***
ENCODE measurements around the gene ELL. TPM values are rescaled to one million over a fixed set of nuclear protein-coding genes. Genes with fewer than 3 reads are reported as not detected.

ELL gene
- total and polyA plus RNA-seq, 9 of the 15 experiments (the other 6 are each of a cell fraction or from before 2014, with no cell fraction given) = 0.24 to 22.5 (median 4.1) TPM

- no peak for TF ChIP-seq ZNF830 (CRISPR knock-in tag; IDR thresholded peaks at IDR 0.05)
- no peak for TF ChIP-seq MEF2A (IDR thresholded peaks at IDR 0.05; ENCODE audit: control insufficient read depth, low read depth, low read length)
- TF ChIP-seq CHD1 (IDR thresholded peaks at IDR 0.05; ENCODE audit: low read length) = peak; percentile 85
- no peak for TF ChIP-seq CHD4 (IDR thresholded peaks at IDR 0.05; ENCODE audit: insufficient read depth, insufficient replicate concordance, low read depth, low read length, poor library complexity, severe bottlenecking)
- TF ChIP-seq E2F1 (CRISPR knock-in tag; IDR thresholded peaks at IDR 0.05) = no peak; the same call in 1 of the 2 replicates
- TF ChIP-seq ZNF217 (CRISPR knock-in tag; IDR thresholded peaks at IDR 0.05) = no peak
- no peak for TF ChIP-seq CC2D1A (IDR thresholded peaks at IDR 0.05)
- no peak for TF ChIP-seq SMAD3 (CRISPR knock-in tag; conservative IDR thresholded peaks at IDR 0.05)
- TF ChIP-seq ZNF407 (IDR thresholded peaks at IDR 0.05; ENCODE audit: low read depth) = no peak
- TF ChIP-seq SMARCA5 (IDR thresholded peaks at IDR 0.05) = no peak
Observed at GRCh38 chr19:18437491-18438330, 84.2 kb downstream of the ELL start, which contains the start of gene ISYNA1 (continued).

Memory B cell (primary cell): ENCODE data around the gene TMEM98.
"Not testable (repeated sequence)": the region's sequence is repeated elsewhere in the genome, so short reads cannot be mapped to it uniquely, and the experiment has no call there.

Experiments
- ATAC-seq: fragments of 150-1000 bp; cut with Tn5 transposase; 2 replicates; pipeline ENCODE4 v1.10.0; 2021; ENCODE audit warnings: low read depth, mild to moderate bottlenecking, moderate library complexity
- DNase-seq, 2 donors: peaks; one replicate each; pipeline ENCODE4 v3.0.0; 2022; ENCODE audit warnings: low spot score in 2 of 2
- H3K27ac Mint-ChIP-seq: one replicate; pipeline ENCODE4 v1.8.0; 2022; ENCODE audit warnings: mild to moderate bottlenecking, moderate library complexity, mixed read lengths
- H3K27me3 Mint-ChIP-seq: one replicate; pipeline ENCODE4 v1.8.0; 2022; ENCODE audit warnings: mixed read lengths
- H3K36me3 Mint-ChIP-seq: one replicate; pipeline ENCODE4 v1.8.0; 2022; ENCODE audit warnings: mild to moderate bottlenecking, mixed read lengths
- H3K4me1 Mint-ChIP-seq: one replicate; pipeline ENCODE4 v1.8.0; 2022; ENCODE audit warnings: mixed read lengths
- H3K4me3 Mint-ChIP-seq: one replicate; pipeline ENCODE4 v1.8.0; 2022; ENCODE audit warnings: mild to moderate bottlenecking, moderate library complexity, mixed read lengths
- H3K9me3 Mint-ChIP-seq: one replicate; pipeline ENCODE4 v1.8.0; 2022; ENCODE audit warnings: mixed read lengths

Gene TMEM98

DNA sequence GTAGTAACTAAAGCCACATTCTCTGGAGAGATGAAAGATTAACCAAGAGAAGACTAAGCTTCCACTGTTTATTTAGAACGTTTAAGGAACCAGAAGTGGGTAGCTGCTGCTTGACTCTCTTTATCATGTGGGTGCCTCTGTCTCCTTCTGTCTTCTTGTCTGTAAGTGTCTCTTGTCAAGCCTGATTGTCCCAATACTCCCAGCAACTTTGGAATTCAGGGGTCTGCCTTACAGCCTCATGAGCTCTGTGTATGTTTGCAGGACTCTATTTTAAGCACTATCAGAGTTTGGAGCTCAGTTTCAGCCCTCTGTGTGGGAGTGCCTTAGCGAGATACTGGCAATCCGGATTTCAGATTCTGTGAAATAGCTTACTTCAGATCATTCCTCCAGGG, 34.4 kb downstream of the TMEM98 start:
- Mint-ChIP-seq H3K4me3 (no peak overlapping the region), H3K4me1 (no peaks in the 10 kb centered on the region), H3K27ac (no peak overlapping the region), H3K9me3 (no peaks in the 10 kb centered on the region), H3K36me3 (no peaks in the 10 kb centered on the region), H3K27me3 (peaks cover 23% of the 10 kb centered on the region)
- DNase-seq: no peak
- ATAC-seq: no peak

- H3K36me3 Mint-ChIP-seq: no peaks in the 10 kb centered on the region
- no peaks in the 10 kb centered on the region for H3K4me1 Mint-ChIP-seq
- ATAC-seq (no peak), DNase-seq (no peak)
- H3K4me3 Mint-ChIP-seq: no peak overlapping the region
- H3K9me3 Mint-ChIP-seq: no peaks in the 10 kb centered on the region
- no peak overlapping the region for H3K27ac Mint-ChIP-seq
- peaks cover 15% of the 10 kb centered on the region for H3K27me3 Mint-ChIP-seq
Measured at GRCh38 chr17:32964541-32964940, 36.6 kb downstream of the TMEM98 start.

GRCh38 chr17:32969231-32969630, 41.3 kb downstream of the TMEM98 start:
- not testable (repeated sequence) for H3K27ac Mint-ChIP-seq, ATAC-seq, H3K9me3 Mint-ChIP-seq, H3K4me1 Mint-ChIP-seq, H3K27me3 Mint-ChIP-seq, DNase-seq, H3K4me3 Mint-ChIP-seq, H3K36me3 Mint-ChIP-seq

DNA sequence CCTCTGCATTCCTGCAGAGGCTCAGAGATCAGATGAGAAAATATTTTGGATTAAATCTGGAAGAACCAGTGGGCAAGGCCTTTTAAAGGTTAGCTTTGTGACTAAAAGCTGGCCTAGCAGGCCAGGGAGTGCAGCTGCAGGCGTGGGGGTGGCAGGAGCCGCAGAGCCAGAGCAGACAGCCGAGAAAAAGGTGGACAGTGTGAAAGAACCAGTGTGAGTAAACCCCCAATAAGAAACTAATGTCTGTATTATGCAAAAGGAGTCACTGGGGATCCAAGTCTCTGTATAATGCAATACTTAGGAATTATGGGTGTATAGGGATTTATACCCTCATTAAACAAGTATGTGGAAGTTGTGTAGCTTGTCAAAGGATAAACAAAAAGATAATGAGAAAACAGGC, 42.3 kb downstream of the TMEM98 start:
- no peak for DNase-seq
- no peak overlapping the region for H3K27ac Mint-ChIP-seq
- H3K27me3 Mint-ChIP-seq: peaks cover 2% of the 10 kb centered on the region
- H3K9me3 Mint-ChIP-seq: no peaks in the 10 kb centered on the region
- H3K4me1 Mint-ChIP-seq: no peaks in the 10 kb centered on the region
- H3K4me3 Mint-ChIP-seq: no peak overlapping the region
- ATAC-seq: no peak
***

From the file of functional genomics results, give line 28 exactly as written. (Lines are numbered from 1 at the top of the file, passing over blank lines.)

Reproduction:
- Mint-ChIP-seq H3K4me3 (no peak overlapping the region), H3K4me1 (no peaks in the 10 kb centered on the region), H3K27ac (no peak overlapping the region), H3K9me3 (no peaks in the 10 kb centered on the region), H3K36me3 (no peaks in the 10 kb centered on the region), H3K27me3 (peaks cover 23% of the 10 kb centered on the region)